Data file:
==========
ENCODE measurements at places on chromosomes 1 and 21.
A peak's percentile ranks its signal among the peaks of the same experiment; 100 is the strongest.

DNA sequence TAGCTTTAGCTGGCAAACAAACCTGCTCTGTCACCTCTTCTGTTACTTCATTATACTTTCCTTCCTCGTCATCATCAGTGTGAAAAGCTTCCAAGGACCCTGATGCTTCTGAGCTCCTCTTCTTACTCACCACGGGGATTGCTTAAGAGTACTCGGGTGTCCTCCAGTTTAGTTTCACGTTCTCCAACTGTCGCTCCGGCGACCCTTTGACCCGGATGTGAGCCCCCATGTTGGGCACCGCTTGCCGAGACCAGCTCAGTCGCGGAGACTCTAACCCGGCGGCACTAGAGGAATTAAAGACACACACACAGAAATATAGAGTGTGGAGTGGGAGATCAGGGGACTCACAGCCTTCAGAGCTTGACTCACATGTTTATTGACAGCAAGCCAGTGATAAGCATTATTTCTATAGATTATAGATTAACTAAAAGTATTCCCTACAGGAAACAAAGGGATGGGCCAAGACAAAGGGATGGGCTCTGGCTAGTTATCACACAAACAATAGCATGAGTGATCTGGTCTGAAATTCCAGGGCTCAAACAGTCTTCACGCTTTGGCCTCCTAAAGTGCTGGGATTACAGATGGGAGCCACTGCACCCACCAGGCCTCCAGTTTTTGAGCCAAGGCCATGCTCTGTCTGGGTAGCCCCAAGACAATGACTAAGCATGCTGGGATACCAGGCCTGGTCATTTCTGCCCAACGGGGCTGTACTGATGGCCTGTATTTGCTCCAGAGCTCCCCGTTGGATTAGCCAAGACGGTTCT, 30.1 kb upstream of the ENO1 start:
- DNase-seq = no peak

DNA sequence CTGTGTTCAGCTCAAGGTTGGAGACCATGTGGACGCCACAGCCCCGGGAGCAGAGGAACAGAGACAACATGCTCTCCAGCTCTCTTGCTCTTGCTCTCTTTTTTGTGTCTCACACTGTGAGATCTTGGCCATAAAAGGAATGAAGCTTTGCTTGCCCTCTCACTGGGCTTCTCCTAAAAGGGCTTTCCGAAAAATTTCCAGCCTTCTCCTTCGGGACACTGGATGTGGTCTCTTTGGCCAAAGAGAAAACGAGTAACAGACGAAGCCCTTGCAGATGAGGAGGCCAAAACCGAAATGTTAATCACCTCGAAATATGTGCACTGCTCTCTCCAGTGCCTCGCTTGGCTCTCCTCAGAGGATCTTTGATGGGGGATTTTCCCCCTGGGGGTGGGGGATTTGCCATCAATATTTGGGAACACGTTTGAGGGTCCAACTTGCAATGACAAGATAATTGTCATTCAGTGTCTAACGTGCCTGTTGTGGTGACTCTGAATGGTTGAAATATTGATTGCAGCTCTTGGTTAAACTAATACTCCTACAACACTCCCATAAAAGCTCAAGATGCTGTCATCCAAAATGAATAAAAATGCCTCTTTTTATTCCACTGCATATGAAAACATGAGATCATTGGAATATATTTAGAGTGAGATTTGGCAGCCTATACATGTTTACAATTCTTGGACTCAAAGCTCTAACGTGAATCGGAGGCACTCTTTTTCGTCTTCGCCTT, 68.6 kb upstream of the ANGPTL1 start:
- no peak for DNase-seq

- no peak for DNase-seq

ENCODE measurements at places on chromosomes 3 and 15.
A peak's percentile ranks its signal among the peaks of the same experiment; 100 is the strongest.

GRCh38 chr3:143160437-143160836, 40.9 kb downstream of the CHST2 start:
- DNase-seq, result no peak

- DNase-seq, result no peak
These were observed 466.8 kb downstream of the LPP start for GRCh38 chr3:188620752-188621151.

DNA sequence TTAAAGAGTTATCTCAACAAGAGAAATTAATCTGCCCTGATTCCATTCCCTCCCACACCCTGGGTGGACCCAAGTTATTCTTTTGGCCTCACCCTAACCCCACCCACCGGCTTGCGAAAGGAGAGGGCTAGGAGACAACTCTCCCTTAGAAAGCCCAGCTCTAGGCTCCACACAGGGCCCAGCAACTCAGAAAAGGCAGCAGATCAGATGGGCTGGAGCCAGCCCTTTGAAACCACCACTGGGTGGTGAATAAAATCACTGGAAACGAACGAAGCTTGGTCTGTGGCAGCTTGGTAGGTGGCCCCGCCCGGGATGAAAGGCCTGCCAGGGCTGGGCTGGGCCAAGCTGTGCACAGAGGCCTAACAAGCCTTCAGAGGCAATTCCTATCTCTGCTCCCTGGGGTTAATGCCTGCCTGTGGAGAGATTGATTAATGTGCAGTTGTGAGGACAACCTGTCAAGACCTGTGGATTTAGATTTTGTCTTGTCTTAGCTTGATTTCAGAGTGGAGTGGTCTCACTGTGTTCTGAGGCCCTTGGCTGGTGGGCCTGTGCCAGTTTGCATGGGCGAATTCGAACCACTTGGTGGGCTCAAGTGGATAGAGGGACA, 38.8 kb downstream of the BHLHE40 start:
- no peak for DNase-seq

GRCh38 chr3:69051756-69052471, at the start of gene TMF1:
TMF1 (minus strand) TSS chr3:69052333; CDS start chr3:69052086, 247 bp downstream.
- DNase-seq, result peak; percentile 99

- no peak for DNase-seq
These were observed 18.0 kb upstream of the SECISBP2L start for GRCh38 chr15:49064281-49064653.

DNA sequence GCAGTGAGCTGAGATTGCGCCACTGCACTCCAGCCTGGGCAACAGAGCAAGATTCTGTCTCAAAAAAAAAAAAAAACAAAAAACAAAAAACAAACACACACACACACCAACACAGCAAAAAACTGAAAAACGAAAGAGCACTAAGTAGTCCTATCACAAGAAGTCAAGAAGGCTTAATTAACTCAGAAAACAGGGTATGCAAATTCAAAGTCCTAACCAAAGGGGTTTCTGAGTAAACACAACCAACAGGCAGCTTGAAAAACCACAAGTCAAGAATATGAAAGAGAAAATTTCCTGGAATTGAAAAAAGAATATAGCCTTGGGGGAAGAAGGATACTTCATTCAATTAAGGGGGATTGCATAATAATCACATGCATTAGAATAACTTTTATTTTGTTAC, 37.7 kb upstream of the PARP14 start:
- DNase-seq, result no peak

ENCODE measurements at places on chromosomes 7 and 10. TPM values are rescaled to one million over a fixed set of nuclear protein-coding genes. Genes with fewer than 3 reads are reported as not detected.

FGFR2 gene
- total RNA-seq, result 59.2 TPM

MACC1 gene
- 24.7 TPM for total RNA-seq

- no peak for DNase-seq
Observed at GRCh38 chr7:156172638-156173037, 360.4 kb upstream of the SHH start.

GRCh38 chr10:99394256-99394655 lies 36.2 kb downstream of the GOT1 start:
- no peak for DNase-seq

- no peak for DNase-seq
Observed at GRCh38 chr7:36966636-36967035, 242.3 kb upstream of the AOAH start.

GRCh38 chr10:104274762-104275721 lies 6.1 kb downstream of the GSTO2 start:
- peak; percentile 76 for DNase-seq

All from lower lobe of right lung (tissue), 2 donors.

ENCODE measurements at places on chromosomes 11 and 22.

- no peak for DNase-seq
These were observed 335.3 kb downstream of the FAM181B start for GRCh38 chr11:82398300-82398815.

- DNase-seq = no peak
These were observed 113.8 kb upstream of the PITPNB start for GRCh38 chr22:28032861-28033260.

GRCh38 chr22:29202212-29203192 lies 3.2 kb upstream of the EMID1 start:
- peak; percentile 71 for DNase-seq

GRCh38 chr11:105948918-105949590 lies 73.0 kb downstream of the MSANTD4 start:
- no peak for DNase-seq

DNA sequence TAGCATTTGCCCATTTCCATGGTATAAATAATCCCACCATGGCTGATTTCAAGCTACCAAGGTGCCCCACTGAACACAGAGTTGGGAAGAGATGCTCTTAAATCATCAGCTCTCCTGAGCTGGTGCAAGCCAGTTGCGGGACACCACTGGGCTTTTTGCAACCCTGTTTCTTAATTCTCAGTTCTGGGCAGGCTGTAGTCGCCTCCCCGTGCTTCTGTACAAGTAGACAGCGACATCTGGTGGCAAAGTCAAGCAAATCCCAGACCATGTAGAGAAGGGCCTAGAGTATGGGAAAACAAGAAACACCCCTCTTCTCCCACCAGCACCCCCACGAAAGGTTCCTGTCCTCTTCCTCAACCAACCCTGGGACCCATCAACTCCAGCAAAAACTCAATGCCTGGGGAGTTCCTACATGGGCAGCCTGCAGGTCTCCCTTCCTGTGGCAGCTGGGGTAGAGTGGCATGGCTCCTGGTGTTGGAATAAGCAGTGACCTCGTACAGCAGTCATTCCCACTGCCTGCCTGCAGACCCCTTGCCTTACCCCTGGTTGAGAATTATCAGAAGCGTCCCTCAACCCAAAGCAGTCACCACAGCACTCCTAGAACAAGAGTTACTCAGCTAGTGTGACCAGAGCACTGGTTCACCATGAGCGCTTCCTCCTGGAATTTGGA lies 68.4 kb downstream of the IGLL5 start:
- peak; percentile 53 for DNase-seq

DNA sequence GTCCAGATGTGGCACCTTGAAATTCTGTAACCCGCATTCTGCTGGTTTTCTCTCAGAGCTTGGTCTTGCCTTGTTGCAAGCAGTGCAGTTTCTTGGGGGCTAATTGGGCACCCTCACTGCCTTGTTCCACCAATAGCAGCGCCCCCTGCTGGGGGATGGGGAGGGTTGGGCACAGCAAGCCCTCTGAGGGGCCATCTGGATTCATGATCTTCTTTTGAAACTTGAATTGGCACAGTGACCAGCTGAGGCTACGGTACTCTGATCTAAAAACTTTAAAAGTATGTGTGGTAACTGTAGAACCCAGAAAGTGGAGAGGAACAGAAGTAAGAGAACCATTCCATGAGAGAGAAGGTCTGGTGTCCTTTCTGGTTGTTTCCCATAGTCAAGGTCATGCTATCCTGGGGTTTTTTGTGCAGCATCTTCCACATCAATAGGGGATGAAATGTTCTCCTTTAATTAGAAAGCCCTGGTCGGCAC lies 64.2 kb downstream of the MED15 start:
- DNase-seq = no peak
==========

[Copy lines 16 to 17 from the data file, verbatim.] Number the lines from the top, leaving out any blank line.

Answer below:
GRCh38 chr3:69051756-69052471, at the start of gene TMF1:
TMF1 (minus strand) TSS chr3:69052333; CDS start chr3:69052086, 247 bp downstream.